Improving the Safety of Rapid Sequence Intubation in a Pediatric Emergency Department

Friday, October 25, 2013
Windermere Ballroom Y (Hyatt Regency Orlando, formerly the Peabody)
Benjamin T. Kerrey, MD, MS1, Andrea S. Rinderknecht, MD1, Matthew R. Mittiga, MD1, Kartik Varadarajan, MPH1, Jenna Gilb, BS1, Gary L. Geis, MD2, Joseph W. Luria, MD1, Mary Frey, BSN1, Tamara Jablonski, MSN, RN, CPN1 and Srikant B. Iyer, MD, MPH3, (1)Pediatrics (Division of Pediatric Emergency Medicine), Cincinnati Children's Hospital Medical Center, Cincinnati, OH, (2)Cincinnati Children's Hospital Medical Center, Division of Emergency Medicine and the Center for Simulation and Research, Cincinnati, OH, (3)Cincinnati Children's Hospital Medical Center, Division of Emergency Medicine and the James M. Anderson Center for Health Systems Excellence, Cincinnati, OH


In a recent, video-based study of rapid sequence intubation (RSI) in our pediatric emergency department (PED), we reported a high frequency of oxyhemoglobin desaturation (33% of children, SpO2<90%).  We hypothesized that implementation of a standardized bundle of interventions targeting modifiable aspects of the RSI process would reduce the risk of desaturation.



We performed a prospective study of desaturation during RSI in a high-volume PED.  We designed an intervention bundle, targeting aspects of the RSI process which we theorized were associated with desaturation.  The bundle consisted of: 1) a novel RSI checklist, 2) a physician responsible for checklist execution, 3) incorporation of a video-laryngoscope into the RSI process, and 4) restriction of laryngoscopy to specific providers (table).  Training to improve laryngoscopy skill was not performed.  Iterative improvements to the bundle were made during the intervention period.  All patients undergoing RSI in our ED were eligible for the bundle.  Data were collected from video-recordings of RSI.  The main outcome was desaturation during RSI.  To detect early changes after bundle implementation, we calculated the number of patients between patients with desaturation.  We calculated relative risk (RR, 95% CI) of desaturation in the intervention versus baseline period.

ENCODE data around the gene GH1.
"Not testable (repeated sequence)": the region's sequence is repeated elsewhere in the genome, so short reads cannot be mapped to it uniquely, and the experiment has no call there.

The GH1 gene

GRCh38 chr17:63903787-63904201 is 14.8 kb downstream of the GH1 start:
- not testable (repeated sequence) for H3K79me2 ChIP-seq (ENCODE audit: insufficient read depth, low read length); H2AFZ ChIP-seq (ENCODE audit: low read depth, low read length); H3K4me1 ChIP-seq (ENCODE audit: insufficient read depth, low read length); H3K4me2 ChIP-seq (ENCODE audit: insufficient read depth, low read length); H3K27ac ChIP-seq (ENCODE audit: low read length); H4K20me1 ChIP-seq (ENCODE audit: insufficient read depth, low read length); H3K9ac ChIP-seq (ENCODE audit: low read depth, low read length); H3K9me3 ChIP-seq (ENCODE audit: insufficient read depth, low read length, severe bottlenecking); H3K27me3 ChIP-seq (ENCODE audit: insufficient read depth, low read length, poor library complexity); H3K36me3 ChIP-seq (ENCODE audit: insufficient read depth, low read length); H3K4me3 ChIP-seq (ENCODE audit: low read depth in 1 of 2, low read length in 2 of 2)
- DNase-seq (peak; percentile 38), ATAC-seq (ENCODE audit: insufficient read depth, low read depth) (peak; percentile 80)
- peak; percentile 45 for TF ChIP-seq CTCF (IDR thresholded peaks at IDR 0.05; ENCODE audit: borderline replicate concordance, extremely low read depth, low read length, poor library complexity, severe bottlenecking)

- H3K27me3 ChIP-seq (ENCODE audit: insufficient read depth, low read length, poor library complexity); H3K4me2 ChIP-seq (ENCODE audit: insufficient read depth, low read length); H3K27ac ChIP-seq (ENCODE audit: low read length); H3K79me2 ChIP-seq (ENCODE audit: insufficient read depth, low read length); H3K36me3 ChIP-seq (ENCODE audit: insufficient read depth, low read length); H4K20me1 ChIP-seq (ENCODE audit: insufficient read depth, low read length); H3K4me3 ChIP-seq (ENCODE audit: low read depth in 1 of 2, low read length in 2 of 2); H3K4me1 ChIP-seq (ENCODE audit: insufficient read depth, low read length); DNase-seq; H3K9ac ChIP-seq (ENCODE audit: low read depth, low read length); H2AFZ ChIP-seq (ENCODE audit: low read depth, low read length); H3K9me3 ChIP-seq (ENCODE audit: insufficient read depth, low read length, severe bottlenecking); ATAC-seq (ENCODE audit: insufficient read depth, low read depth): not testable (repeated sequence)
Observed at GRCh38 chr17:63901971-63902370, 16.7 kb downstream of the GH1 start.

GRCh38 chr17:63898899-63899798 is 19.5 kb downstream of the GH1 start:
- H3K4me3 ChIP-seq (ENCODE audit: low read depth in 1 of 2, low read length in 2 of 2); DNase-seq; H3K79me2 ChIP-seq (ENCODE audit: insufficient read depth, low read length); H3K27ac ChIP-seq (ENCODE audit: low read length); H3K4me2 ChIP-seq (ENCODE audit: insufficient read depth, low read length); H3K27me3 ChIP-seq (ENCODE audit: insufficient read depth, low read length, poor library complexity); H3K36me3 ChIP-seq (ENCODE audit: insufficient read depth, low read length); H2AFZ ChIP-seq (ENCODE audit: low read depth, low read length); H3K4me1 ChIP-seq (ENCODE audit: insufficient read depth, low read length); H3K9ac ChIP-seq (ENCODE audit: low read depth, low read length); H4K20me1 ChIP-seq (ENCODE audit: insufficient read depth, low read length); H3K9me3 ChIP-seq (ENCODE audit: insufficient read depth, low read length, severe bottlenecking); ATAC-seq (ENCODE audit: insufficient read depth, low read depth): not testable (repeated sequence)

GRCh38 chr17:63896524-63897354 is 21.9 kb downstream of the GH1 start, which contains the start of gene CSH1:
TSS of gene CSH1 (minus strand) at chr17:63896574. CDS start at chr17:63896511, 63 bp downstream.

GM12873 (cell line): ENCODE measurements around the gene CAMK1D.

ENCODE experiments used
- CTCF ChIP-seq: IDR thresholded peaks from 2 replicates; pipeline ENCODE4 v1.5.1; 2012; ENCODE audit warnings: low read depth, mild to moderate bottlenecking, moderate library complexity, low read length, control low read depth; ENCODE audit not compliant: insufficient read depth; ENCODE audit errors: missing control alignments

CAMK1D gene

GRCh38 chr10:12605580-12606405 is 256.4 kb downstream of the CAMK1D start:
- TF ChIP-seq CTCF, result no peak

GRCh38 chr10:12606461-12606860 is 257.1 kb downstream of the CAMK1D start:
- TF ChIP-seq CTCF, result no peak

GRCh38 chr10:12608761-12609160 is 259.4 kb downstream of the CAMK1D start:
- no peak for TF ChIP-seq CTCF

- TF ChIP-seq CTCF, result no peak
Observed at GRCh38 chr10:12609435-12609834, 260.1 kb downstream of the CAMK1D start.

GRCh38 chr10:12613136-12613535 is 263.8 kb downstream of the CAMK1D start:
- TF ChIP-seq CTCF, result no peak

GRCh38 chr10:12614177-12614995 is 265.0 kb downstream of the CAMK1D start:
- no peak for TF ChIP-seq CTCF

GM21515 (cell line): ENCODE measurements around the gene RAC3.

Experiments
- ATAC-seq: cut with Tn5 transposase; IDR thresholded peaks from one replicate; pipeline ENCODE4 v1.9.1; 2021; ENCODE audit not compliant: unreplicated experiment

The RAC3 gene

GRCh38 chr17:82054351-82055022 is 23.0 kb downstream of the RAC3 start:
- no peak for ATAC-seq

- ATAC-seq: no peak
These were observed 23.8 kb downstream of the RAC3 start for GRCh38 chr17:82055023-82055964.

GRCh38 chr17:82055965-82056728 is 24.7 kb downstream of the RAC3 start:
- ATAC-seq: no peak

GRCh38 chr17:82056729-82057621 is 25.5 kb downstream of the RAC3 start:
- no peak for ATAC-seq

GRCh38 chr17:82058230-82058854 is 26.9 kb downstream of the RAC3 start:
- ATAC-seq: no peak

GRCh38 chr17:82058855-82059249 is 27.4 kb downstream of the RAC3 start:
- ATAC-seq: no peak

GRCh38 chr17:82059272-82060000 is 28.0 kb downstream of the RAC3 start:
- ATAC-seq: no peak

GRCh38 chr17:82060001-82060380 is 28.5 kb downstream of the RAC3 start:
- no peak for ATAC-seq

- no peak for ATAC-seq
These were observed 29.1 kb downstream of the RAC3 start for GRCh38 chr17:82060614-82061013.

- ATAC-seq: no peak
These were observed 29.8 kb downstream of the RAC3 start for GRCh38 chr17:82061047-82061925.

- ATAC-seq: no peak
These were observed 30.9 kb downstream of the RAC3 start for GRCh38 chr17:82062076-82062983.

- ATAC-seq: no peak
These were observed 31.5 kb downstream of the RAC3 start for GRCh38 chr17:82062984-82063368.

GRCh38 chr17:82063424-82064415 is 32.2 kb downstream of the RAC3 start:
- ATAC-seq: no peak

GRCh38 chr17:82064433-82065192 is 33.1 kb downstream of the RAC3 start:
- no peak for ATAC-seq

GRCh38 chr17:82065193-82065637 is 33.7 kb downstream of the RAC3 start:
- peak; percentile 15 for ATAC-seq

There were 114 patients during the baseline period (April 2009-March 2010, 92% capture) and 48 during the intervention period (July 2012-March 2013, 100%).  All bundle components were employed for 38 patients during the intervention period (79%); the checklist for 44 patients (92%).  Statistical process control (g-chart) demonstrated special cause variation in the occurrence of desaturation during the intervention period (data point above upper control limit, figure).  Desaturation decreased from 33% during the baseline period to 17% during the intervention period (RR 0.5, 95% CI 0.25,0.99; table).  For children ≤2 years (highest risk in previous study), desaturation decreased from 54% to 27% (RR 0.49, 95% CI 0.25,0.98).  



The implementation of an improvement bundle, without specific attention to laryngoscopy skill, was associated with a 50% reduction in the risk of desaturation for children undergoing RSI in a PED, including in the highest risk group.